Welcome to Eamont Bridge
Among recent gifts to Penrith and Eden Museum are a pair of pewter tankards (half pint and pint), which were in use for many years at the ‘Welcome Inn’ Eamont Bridge, when it was run by innkeeper Joseph Hayton (1856-1916).
Image show 1 pint pewter tankard with hen pecking at corn decoration.
The pint sixed one is engraved with the interesting design of a hen pecking at corn. They are, incidentally, a reminder of an earlier pewter-making heritage.
Arguably the most celebrated of the local pewterers was Abraham Crawley (1698-1760) who owned property in Penrith and Eamont Bridge, the latter coming to him through his second marriage to Dorothy Harrison, blacksmith of the hamlet.
Image 2 shows a 1/2 pint pewter tankard
The entry for the Inn on the 1891 Census tells us that Joseph Hayton was born in Calbeck and was living at the Inn with his wife Hannah (nee Potts, 1857-1946) and their five children – a sixth being added by the time of the 1901 Census.
Image 3 shows Hannah and Joseph Hayton, of Eamont Bridge, photographed sitting at a table.
When it closed in 1913 it was in the ownership of Glassons Brewery of Penrith. For many years a large panel showing an Englishman shaking hands with a kilted Scotsman was fixed underneath the sign-board and legend has it that it was the work of the amateur painter John Thompson (1829-1915) who ran a hairdressing business in Angel Lane, Penrith. While the Inn was usually called the ‘Welcome Inn’ or the ‘Welcome into Cumberland Inn’ the signboard as it appears in early photographs and drawings proclaims it to be the ‘Welcome Here in Cumberland’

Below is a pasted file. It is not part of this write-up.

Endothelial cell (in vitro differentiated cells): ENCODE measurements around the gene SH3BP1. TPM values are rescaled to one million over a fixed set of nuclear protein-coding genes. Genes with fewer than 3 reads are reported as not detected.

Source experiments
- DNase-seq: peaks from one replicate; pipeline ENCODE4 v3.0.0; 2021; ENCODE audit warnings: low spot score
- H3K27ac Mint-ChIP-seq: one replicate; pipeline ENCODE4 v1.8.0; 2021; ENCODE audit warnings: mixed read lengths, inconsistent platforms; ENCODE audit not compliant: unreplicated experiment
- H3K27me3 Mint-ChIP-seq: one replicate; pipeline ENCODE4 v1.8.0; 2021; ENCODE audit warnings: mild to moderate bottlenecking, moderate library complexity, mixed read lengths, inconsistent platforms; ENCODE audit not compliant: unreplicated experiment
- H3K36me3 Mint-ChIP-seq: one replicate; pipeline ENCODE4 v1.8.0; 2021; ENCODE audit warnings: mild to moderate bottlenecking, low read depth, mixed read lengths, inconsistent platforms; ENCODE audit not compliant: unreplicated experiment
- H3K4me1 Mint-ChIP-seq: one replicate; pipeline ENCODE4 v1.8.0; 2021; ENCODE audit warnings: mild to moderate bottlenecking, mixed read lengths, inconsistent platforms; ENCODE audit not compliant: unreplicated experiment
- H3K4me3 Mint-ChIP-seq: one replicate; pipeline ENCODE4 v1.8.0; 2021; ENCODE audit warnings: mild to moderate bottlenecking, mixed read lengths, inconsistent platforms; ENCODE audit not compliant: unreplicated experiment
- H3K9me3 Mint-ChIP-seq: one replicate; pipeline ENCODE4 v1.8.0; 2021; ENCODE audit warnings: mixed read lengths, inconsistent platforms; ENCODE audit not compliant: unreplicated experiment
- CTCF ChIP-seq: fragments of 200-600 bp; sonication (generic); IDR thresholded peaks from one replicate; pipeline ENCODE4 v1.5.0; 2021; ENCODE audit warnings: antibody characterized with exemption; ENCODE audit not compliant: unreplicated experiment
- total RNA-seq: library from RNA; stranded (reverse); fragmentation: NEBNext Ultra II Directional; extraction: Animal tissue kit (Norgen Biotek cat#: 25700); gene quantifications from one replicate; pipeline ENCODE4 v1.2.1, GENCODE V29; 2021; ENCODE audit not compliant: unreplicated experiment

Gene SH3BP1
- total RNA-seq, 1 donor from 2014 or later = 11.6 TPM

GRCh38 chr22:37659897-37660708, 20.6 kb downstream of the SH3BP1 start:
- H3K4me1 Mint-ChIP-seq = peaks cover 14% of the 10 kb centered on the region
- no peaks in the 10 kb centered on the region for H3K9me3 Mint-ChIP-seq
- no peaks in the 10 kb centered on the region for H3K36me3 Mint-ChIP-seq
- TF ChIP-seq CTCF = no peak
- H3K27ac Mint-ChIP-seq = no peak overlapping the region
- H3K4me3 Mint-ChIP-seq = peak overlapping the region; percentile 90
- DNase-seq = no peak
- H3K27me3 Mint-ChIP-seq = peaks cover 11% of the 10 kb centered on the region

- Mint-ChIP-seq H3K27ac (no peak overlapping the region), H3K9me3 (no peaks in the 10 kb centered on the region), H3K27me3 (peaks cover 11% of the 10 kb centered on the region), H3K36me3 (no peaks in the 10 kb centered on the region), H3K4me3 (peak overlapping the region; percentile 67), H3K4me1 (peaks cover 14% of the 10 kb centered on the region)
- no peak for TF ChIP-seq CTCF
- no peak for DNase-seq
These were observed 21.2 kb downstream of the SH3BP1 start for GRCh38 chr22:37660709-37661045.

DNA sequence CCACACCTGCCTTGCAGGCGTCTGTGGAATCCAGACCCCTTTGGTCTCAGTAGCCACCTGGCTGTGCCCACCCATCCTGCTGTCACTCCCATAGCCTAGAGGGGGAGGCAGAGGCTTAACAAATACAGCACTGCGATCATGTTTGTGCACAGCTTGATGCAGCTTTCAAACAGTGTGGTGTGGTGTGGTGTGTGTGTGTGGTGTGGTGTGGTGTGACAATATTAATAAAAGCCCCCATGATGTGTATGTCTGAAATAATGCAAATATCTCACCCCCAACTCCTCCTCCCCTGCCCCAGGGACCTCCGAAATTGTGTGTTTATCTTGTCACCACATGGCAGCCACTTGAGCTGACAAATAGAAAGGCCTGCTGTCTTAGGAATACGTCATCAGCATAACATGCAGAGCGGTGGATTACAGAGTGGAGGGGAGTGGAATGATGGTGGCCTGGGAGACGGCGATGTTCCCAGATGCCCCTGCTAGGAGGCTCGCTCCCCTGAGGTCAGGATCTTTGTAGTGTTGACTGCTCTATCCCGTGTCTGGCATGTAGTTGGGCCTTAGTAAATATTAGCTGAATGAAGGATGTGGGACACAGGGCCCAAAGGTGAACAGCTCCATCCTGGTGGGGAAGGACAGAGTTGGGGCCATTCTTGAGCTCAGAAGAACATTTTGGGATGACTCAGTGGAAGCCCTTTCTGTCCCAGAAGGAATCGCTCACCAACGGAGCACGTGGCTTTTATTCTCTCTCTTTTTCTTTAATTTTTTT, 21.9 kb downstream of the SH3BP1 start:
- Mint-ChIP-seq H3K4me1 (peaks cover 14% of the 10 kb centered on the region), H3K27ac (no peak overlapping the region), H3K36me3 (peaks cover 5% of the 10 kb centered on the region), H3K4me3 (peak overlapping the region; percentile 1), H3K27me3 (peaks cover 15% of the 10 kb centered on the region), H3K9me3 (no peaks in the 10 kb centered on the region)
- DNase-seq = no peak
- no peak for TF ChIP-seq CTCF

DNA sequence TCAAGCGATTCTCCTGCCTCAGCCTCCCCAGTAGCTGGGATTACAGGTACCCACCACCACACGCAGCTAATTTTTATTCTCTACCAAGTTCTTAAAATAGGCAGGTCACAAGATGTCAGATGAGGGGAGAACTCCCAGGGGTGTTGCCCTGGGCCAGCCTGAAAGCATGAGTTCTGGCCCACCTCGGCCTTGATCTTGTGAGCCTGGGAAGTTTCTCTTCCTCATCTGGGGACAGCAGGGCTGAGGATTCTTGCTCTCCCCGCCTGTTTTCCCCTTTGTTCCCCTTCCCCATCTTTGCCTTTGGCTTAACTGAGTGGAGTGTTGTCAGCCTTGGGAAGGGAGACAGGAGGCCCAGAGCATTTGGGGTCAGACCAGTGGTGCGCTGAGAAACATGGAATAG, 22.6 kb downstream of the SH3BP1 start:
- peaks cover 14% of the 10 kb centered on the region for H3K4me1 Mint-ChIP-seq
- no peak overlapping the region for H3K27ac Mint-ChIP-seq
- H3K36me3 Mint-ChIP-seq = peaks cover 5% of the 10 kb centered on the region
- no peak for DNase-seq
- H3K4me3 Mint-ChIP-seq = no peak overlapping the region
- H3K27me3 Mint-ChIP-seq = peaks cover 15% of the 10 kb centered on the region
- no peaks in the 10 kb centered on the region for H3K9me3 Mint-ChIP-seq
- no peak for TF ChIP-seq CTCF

When he was not pulling pints Joseph Hayton was probably coaching or managing the Eamont Rovers Football Team judging by a photograph which accompanied the gift which shows him standing (back row, far left) wearing a bowler hat. Taken by photographer E. MacDonald of Penrith and Appleby it commemorates the teams winning the Penrith and District Cup in the 1901-1902 season.
The donor of this material, a descendant of Joseph, also presented a photographic postcard circa 1900 of ‘Eamont Bridge Mill, Eamont Bridge’ published by ‘Reed’s Pictorial’ of Penrith showing the Low Mill, its yard and outhouses and a working man looking down into mill race. The mill is known to have been used for grinding corn and tobacco tailings for snuff.